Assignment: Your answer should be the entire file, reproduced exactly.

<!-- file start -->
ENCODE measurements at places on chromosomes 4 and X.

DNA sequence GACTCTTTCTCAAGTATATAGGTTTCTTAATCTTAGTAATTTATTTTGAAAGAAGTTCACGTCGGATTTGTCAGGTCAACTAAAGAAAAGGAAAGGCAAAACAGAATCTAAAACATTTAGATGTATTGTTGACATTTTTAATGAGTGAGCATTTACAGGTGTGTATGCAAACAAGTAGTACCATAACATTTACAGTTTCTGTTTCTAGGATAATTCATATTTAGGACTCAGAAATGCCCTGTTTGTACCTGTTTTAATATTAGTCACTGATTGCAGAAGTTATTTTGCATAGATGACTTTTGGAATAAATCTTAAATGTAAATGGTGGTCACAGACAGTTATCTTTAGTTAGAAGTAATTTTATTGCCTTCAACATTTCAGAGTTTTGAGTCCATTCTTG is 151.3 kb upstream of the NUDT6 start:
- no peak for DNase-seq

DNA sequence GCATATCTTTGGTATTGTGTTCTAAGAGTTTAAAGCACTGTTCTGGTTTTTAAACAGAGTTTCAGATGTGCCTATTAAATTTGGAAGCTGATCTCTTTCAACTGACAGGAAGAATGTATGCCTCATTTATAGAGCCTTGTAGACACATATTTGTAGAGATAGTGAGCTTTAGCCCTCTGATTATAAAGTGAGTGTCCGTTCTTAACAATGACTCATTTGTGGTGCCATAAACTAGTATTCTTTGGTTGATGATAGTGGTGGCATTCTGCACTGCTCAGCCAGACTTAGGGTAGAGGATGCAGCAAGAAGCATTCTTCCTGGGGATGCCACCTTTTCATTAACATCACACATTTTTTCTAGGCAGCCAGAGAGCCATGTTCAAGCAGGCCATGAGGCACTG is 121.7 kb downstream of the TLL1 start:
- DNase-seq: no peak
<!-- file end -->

ENCODE measurements at places on chromosomes 4 and X.

DNA sequence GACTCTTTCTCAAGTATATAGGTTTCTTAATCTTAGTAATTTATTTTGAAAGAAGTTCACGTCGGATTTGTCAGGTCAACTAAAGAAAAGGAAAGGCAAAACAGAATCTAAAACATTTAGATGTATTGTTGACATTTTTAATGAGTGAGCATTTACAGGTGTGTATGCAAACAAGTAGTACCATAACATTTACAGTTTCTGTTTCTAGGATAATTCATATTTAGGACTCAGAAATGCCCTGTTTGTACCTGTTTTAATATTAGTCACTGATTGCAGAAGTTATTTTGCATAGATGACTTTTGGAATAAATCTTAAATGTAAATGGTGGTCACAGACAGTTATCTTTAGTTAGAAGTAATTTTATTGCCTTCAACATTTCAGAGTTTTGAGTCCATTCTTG is 151.3 kb upstream of the NUDT6 start:
- no peak for DNase-seq

DNA sequence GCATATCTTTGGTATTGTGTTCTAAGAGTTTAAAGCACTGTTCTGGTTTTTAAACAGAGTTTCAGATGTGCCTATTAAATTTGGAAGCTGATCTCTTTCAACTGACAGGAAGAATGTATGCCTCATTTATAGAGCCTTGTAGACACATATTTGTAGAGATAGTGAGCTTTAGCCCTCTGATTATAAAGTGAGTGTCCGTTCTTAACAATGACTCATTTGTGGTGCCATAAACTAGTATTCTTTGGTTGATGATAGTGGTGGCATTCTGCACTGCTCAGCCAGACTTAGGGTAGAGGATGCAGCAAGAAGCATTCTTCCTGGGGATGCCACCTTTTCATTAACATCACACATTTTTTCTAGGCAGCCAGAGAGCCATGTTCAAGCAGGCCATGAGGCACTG is 121.7 kb downstream of the TLL1 start:
- DNase-seq: no peak